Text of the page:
get elevation with an accompaniment of pickled quail eggs, both served atop a remoulade. Our waiter tells us the seared scallops atop potato bacon hash are one of the most popular items on the menu, and it’s no wonder. They’re amazing. Hearty ribs are bathed in a boozy barbecue sauce — but it lets the meat speak for itself.
Special touches: Portions are huge. But do yourself a favor and order dessert. The name crustless lemon meringue pie does little to indicate the delicious work of art that awaits you. A lemon tart is balanced atop a white chocolate wafer with dollops of lime and torched merengue. Bananas foster is flambeed at the table.
Pro tip: Concert tickets range in price from around $25-$55 for “premium seats,” which have a direct view of the stage, or $15$40 for general admission seats, including comfortable booths where you can watch the music on screens (and feel less awkward about getting up in the middle of a set to use the bathroom). Evenings feature two performances, the first typically around 7 and the next at 9. Come early for the best seats, or stop by for happy hour to enjoy the atmosphere and food without having to buy a ticket. Beginning this summer, Barkan said, customers will be able to reserve specific tables they want.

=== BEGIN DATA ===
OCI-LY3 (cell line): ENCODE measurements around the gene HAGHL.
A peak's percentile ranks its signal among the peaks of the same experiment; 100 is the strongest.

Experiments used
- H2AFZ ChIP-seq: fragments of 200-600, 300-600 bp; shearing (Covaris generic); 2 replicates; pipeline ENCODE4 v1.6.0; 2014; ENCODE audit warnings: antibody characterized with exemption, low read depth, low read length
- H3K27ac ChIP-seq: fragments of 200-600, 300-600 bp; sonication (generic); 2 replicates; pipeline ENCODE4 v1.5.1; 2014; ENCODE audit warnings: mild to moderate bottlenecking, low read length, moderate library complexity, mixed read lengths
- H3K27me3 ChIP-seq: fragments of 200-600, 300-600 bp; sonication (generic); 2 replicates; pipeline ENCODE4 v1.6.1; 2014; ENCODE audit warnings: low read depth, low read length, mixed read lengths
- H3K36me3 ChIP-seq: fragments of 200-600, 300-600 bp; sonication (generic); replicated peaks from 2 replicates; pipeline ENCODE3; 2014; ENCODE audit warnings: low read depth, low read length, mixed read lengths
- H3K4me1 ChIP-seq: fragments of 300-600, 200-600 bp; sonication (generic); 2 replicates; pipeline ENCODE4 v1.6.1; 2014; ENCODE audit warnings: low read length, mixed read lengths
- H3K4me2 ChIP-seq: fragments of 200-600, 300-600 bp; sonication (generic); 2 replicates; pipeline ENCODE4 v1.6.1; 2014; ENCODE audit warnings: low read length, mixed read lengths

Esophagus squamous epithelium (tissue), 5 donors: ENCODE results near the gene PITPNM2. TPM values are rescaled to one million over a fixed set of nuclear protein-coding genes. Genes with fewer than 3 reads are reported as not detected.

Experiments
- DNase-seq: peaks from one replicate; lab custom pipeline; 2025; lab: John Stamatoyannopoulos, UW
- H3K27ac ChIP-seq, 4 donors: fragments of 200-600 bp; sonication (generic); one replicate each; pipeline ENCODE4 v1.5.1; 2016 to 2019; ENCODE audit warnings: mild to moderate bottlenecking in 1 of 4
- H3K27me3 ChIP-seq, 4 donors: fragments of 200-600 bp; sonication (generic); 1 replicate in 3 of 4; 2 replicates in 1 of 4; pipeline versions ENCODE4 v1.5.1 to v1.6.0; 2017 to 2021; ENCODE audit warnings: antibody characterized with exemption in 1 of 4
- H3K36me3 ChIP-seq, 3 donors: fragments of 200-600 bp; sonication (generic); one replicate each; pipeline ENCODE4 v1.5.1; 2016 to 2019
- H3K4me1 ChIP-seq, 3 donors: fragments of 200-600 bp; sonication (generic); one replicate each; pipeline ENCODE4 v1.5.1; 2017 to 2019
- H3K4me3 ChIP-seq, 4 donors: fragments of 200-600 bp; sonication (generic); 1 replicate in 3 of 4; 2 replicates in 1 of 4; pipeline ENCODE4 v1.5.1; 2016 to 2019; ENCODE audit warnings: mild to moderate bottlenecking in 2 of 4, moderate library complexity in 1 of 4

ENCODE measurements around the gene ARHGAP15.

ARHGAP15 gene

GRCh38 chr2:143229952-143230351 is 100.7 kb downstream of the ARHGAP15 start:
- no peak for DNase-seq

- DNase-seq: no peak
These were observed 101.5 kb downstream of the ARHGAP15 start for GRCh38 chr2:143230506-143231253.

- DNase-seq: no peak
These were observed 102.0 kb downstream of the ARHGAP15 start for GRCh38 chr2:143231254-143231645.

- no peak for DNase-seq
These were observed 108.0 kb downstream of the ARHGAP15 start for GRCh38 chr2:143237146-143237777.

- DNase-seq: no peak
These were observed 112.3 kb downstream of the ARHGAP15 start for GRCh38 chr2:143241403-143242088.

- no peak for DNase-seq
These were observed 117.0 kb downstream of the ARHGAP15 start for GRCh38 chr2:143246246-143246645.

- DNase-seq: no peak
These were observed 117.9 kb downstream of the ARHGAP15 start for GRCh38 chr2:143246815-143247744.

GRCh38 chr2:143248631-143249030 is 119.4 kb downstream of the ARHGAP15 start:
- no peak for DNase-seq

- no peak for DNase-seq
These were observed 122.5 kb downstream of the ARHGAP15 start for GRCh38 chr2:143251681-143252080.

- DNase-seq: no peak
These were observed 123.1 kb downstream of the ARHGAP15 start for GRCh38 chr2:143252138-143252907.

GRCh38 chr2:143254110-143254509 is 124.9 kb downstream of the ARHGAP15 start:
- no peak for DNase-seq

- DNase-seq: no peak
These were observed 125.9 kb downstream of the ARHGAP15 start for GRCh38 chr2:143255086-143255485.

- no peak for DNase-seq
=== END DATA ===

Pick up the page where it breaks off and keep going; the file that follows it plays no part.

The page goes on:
The bottom line: You may need your GPS to find the entrance: construction nearby means it’s off the beaten path, even in high-traffic Harbor East. But it’s worth the walk. An evening at the Keystone Korner offers a trip back in time in the best possible way, and Barkan said people routinely come up to him and thank him for bringing jazz back to Baltimore. Upcoming performances include the Eddie Palmieri Sextet and the Baltimore Jazz Collective. As Chestnut said, tell your friends.
Ultimate deviled eggs are topped with beet-pickled quail eggs, remoulade sauce and crispy Magalista pork.
Todd Barkan, NEA (National Endowment for the Arts) Jazz Master, is programming director and executive producer at Keystone Korner.